Les Amours d'Une Empoisonneuse
Author: Émile Gaboriau
Publisher: Createspace Independent Publishing Platform
« L'affaire des poisons » est une série d'empoissonnements qui secouèrent Paris et sa cour sous le règne de Louis XIV. La marquise de Brinvilliers est accusée d'avoir empoissonné son père et deux de ses frères à l'aide d'un poison d'apothicaire composé d'arsenic et de bave de crapaud. Son long procès, sa condamnation et son exécution défrayent la chronique. Ils seront rapportés par Madame de Sévigné dans sa correspondance (Lettres en annexe de cette édition). Émile Gaboriau, père du roman policier et inspirateur d'Arthur Conan Doyle, se base sur ses faits historiques pour nous livrer l'un de ses plus beaux textes. À sa mort en 1873, ce roman est inachevé, les derniers chapitres furent rédigés par un inconnu pour permettre sa publication en 1881.
This work has been selected by scholars as being culturally important, and is part of the knowledge base of civilization as we know it. This work was reproduced from the original artifact, and remains as true to the original work as possible. Therefore, you will see the original copyright references, library stamps (as most of these works have been housed in our most important libraries around the world), and other notations in the work. This work is in the public domain in the United States of America, and possibly other nations. Within the United States, you may freely copy and distribute this work, as no entity (individual or corporate) has a copyright on the body of the work. As a reproduction of a historical artifact, this work may contain missing or blurred pages, poor pictures, errant marks, etc. Scholars believe, and we concur, that this work is important enough to be preserved, reproduced, and made generally available to the public. We appreciate your support of the preservation process, and thank you for being an important part of keeping this knowledge alive and relevant.
The Oxford Handbook of Arab Novelistic Traditions is the most comprehensive treatment of the subject to date. In scope, the book encompasses the genesis of the Arabic novel in the second half of the nineteenth century and its development to the present in every Arabic-speaking country and in Arab immigrant destinations on six continents. Editor Wail S. Hassan and his contributors describe a novelistic phenomenon which has pre-modern roots, stretching centuries back within the Arabic cultural tradition, and branching outward geographically and linguistically to every Arab country and to Arab writing in many languages around the world. The first of three innovative dimensions of this Handbook consists of examining the ways in which the Arabic novel emerged out of a syncretic merger between Arabic and European forms and techniques, rather than being a simple importation of the latter and rejection of the former, as early critics of the Arabic novel claimed. The second involves mapping the novel geographically as it took root in every Arab country, developing into often distinct though overlapping and interconnected local traditions. Finally, the Handbook concerns the multilingual character of the novel in the Arab world and by Arab immigrants and their descendants around the world, both in Arabic and in at least a dozen other languages. The Oxford Handbook of Arab Novelistic Traditions reflects the current status of research in the broad field of Arab novelistic traditions and signal toward new directions of inquiry.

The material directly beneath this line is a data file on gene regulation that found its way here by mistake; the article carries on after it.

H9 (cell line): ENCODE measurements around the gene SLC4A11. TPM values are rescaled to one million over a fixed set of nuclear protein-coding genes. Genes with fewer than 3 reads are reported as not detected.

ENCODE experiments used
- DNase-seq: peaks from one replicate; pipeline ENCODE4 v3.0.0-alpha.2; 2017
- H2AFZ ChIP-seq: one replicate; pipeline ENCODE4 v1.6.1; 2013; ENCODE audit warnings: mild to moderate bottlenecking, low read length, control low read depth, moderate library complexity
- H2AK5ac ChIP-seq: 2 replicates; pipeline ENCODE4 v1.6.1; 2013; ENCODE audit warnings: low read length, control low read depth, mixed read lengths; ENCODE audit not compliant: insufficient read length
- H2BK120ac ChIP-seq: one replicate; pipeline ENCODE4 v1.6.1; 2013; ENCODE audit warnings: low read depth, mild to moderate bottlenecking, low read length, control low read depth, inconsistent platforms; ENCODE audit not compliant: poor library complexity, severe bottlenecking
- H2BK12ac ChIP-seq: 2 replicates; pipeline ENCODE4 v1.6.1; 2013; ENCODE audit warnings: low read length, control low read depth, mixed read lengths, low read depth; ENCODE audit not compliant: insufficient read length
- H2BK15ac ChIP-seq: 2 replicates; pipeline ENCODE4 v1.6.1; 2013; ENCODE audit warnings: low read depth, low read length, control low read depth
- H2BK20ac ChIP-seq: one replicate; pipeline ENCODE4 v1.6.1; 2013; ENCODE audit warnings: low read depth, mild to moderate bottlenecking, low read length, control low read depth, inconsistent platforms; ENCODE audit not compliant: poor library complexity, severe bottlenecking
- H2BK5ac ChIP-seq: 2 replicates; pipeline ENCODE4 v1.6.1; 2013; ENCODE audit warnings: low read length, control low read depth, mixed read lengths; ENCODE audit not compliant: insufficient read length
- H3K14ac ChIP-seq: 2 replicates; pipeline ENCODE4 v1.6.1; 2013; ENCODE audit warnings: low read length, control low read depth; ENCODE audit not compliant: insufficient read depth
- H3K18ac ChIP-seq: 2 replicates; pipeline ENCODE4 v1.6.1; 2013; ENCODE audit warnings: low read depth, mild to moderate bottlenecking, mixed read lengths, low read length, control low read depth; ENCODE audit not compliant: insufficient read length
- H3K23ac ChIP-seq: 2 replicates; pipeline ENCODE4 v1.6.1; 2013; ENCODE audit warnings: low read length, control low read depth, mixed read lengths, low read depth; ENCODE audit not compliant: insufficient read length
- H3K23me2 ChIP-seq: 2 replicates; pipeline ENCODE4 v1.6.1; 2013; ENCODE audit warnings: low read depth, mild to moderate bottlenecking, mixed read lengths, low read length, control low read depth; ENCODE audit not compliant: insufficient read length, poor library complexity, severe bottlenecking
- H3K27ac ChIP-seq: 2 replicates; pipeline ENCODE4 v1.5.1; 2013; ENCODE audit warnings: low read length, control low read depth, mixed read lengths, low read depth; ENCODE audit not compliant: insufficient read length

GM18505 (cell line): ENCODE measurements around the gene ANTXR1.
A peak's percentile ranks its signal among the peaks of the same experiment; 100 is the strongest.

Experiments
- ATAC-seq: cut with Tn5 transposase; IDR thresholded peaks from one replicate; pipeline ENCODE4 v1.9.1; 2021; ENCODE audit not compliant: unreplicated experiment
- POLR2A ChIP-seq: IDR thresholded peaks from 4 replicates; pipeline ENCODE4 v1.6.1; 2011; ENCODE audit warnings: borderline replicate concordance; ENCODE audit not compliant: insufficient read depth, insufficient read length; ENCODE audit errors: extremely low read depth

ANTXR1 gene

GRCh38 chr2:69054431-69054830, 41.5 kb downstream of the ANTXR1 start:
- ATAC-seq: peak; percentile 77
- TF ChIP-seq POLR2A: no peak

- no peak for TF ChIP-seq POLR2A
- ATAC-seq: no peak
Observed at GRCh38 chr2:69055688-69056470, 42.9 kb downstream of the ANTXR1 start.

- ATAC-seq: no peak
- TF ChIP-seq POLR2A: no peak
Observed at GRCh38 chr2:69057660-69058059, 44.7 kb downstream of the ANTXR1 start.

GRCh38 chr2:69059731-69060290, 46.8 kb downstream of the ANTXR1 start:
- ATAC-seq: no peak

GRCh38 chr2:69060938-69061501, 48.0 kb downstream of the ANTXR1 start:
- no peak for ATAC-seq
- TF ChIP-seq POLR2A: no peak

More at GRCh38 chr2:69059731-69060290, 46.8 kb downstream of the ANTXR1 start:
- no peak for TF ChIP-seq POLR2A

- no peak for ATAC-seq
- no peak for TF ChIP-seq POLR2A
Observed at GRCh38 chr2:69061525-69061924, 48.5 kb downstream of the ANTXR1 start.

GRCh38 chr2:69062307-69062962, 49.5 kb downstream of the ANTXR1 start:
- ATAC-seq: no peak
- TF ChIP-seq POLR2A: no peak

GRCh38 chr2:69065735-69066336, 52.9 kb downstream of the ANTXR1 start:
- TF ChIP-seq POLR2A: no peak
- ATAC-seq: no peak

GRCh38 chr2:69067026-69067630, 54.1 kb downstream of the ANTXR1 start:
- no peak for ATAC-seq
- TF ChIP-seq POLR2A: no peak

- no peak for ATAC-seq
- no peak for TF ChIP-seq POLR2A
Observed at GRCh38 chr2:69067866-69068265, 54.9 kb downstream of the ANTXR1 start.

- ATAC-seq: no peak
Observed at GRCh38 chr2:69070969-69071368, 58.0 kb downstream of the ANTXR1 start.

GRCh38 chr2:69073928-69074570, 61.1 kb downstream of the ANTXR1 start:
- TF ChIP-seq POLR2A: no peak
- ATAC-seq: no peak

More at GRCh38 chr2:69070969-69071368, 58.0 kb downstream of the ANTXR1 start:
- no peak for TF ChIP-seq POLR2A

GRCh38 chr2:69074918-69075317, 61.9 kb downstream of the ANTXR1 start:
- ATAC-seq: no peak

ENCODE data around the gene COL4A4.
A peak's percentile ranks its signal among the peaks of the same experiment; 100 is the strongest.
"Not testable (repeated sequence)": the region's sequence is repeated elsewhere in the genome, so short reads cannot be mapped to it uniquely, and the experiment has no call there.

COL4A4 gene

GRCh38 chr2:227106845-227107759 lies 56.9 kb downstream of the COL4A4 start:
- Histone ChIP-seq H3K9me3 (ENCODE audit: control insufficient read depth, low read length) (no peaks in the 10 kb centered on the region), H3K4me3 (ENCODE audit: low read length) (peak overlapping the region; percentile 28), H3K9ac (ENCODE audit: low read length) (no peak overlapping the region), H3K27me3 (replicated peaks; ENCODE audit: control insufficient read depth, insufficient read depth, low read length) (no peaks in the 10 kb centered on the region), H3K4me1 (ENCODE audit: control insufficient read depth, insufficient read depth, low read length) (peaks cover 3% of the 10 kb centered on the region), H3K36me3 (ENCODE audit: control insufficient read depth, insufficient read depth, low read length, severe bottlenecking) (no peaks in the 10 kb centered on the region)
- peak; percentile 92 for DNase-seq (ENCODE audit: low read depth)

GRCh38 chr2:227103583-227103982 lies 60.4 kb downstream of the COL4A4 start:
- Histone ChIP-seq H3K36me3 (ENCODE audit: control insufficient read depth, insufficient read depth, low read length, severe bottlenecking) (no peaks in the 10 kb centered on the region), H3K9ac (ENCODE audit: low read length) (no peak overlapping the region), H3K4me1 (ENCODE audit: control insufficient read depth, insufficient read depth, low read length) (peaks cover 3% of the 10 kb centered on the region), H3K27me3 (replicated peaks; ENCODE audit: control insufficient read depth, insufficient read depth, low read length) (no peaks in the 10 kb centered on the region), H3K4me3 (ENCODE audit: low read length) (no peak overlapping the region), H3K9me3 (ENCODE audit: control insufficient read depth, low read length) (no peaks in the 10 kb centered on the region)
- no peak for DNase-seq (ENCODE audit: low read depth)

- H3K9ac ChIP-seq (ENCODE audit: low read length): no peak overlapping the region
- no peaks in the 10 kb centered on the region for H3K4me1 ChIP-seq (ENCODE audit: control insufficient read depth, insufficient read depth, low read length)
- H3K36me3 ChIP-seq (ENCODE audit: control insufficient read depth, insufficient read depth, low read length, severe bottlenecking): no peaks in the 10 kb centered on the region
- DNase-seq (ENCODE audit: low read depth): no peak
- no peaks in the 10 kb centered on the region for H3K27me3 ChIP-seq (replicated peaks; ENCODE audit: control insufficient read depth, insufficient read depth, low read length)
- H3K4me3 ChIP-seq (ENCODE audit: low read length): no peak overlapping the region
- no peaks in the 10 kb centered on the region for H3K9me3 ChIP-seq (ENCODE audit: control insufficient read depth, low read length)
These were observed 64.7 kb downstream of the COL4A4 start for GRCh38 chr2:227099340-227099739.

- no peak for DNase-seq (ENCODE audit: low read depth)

Ce livre numérique présente "Toutes les Œuvres Majeures: L'Affaire Lerouge + Le Crime d'Orcival + Le Dossier 113 + Monsieur Lecoq (I & II) et beaucoup plus (L'édition intégrale de 14 œuvres)" avec une table des matières dynamique et détaillée. Notre édition a été spécialement conçue pour votre tablette/liseuse et le texte a été relu et corrigé soigneusement. Émile Gaboriau (1832-1873) est un écrivain français, considéré comme le père du roman policier. Son personnage, l'enquêteur Lecoq, a influencé Conan Doyle pour la création de Sherlock Holmes. Il a lui-même été très influencé par Edgar Allan Poe. Table des matières: Les cotillons célèbres (I & II) - 1861 Les gens de bureau - 1862 L'affaire Lerouge - 1870 Le crime d'Orcival - 1866 Le dossier no 113 - 1867 Les esclaves de Paris - 1868 Monsieur Lecoq (I & II) - 1869 La vie infernale – 1870 La dégringolade - 1871 La clique dorée - 1871 La corde au cou - 1873 L'Argent des autres (I & II) - 1873 Le petit vieux des Batignolles - 1876 Les Amours d'une empoisonneuse – 1881